Wednesday, June 18, 2014

The writing process

Why this cover?  I don't know, but
the book is damned good.
I do a lot of writing these days.  Academic writing, blog writing, column writing.  Just today my latest Charleston City Paper column was published, "Forgive Me If I've Fallen in Love with Romance Novels" (I have, in fact, fallen in love with them, and you should read the article for the quotes from the novels, if nothing else).

What I'm discovering is that the book I'm trying to write is really challenging.  The book doesn't have a title yet, but it's about prenatal testing, reproductive decision-making, and Down syndrome.  It's under contract with NYU Press, and they're fantastic (as is my editor--she edited Girl Zines, and she's absolutely great to work with).

The subject matter of the book isn't challenging to me.  I have so much to say about it--I've become the kind of person who could talk about these ideas for 30 minutes if someone asks me one question.  I've been fortunate to have hours of conversations with people whose experiences relate to the topic, and their stories have challenged my assumptions, made me think in different ways, validated some of my experiences, and helped me connect with people who are now friends.  Good stuff.

What's challenging for me is a clear, coherent focus.  The conversations, among other aspects of my research, have made things complex.  Complexity, as we all know, is a crucial element of critical thinking and of provocative, substantive writing.

What I want to do is be complex and also focused.  This is in part because I want this book to be more mainstream than academic.  This means it can't deal with 1000 separate topics.  Academic books can do this (which is one reason that they're generally only read by people with PhDs), but mainstream books need to have a complexity that circulates around one focus, maybe one story.

Yesterday I was talking with a group of feminist scholars and writers about this book.  They asked what I want it to do.  Here's a version of what I said:
We're in a huge transition moment for Down syndrome and intellectual disabilities:  250 colleges nationwide have inclusive college programs.  And at the same time, non-invasive prenatal testing is becoming more affordable and more common when women are pregnant, which will almost certainly lead to more abortions of fetuses with Down syndrome.  Thoughtful people recognize this, but I want this book to encourage readers to move beyond cognitive understanding of reproductive decision-making and have more of an emotional experience of the decisions women have made, and of what it means to be a person in the world who has Down syndrome.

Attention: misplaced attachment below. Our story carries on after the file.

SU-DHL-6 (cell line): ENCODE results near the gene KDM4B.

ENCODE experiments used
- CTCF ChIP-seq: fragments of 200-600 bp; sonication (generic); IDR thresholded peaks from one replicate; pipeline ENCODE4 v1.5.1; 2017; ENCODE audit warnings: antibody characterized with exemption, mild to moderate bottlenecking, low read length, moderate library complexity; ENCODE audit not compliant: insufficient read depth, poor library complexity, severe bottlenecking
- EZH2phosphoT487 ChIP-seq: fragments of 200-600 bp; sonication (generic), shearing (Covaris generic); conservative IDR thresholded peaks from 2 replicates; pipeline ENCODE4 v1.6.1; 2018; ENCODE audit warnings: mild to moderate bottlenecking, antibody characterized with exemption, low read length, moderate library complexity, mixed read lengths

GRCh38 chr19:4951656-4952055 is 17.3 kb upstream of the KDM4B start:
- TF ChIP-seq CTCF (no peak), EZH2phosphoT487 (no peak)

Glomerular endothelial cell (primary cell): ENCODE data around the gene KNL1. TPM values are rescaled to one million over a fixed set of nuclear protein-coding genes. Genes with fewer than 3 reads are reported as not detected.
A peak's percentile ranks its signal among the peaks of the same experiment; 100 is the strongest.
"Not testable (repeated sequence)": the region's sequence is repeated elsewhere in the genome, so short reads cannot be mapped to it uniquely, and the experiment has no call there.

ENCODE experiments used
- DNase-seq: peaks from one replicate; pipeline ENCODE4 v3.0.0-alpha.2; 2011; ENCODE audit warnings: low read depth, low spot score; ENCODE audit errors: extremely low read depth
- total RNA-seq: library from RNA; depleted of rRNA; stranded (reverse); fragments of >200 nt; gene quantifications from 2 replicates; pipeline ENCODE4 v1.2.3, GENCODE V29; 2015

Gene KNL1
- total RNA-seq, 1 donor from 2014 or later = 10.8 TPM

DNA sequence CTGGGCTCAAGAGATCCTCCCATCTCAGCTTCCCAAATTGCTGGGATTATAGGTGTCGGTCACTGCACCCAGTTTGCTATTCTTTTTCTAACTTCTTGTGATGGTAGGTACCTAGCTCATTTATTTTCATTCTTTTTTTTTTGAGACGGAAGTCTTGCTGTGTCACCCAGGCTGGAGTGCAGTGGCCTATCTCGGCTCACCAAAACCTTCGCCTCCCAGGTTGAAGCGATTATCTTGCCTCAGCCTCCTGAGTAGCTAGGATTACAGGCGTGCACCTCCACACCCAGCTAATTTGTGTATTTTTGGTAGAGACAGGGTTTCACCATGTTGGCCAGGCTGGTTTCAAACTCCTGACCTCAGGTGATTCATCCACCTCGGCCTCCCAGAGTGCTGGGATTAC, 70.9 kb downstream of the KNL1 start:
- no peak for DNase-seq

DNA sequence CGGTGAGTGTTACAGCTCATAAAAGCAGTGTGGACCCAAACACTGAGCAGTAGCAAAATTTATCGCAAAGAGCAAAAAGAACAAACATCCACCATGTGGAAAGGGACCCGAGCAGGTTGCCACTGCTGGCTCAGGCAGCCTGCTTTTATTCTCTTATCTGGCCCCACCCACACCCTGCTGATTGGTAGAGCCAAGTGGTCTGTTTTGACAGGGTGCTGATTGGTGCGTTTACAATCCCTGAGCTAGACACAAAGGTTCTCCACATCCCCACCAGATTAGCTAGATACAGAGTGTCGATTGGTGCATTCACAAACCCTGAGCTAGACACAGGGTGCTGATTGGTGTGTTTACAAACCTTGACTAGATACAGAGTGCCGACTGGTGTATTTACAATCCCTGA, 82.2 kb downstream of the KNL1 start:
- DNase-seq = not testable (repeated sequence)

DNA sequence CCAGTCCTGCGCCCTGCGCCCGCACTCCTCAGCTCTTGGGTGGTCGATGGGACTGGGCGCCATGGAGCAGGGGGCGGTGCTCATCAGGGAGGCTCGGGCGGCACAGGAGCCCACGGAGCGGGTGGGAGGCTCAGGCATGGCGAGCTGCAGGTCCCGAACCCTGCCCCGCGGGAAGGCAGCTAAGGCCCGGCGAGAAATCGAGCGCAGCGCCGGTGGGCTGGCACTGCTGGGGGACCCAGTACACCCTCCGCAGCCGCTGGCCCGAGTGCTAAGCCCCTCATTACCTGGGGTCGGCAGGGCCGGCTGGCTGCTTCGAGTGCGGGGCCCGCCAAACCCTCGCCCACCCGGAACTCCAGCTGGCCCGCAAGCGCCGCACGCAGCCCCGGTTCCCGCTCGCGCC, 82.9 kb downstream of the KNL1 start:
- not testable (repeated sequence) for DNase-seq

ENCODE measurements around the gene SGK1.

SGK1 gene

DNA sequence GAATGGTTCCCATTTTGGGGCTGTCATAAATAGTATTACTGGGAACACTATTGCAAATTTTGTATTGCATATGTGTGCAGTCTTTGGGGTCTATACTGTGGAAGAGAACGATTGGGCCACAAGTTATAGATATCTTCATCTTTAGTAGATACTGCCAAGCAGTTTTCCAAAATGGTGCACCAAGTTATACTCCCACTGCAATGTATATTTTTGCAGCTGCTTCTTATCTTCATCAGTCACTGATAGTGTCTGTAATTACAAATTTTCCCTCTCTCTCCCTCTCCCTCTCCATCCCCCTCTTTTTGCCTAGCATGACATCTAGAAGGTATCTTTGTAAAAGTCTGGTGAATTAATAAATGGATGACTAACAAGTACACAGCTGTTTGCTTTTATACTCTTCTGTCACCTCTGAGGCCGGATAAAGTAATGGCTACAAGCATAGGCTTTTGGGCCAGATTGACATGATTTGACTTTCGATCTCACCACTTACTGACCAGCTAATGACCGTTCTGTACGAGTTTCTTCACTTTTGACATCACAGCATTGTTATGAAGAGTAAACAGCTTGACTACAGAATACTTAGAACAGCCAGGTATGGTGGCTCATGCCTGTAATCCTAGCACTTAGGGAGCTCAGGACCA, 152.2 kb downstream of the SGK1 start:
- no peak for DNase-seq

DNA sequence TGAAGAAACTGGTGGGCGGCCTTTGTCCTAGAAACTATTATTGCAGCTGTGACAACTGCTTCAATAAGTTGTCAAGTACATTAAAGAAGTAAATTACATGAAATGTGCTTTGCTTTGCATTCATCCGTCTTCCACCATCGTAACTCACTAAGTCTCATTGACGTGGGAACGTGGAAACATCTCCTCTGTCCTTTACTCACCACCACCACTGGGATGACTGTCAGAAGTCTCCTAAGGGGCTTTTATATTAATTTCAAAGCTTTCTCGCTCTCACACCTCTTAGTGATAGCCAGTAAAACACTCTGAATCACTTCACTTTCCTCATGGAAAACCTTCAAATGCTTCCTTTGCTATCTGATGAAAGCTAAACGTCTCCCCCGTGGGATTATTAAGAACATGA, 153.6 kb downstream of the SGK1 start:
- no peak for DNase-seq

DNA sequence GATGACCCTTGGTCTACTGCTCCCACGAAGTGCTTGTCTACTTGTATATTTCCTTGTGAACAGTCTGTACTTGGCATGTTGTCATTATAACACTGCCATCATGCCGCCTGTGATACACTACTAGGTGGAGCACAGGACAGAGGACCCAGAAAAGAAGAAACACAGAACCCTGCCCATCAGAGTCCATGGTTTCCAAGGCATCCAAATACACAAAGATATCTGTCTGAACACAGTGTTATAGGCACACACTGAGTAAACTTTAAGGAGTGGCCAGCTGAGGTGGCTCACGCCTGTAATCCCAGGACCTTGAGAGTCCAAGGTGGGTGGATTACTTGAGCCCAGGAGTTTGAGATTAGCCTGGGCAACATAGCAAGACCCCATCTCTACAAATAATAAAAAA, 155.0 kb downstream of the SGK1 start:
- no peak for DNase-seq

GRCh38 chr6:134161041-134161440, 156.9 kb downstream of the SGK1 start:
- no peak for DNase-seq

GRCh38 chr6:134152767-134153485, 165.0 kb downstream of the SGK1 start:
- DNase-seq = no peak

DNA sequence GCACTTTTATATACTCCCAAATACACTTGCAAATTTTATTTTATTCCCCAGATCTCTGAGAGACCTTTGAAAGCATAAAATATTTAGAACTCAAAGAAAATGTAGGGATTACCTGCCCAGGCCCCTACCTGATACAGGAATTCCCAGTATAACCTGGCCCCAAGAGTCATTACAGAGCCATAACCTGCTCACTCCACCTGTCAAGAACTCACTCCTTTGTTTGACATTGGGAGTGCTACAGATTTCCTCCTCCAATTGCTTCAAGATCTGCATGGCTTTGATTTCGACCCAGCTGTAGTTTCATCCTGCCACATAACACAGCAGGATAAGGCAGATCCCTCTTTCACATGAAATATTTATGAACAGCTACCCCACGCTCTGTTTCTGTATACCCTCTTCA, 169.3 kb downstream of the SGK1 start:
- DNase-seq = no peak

The group said, "That's a mainstream book."

So I want to write a book that bridges the academic and the mainstream.  I want to write a book that isn't so much making an academic argument as it is inviting readers to experience meaningful stories--my own and those of the people I interviewed.  These stories will be making a larger point.  I don't have experience doing this.

The group suggested that I blog about the process of creating this book.  Maybe writing these blog posts will give me some clarity.  Maybe you all will have questions and feedback that will push my thinking.

Sadly, I don't think there will be any material in the book that describes sucking a citadel, or anything hard pressed against someone's inner thighs.


  1. How do I love thee? Let me count the ways.

    I have a confession to make. When I was in high school, I went through a period where I joined the Harlequin Romance Book Club and read, perhaps, hundreds of them. I was a book geek -- read all the classics, everything good and fine -- but I did love those bodice-rippers, adored the day the mailman brought me the box with about ten or so new ones packed inside. Lord, it makes my bosom shudder.

    1. I LOVE it! I read the teen version of the Harlequins...I can't remember what they were called, but I loved them. And then I went through my mom's Bertrice Smalls books for the RAUNCHY, fantastic sex scenes.

  2. Oh, as for your "real" writing -- bring it on. I have several people who I will send your way -- or this blog's way.

  3. It's a privilege to hear you think out loud, Alison. And now that I see the new descript in writing, I wanted to add the reason I think we all thought it sounded like a mainstream book is because you are clearly stating a problem, and offering a solution, in terms that go to our heart and not just our heads. Brava, and I look forward to more of these posts.

  4. Dear Alison,
    I was wondering if you have read *The Immortal Life of Henrietta Lacks*. It goes in to a lot of these issues and is also a book for a mainstream audience.

  5. Wondering about similarities/differences between romance novels and "porn," both in film and text form...

    Has there been any feminist scholarship analyzing/deconstructing the genres?

    I had no idea that romance novels were overtly, graphically sexual, or celebratory of women's biological pleasures. Naïve assumption. Perhaps I didn't connect "romance" with "sex"!? Simply thought romance novels were genteel, superficial, suggestive at best.

    Could romance novels be understood as porn from a woman's perspective, depicting woman-directed, woman-centered sex, written for and by women?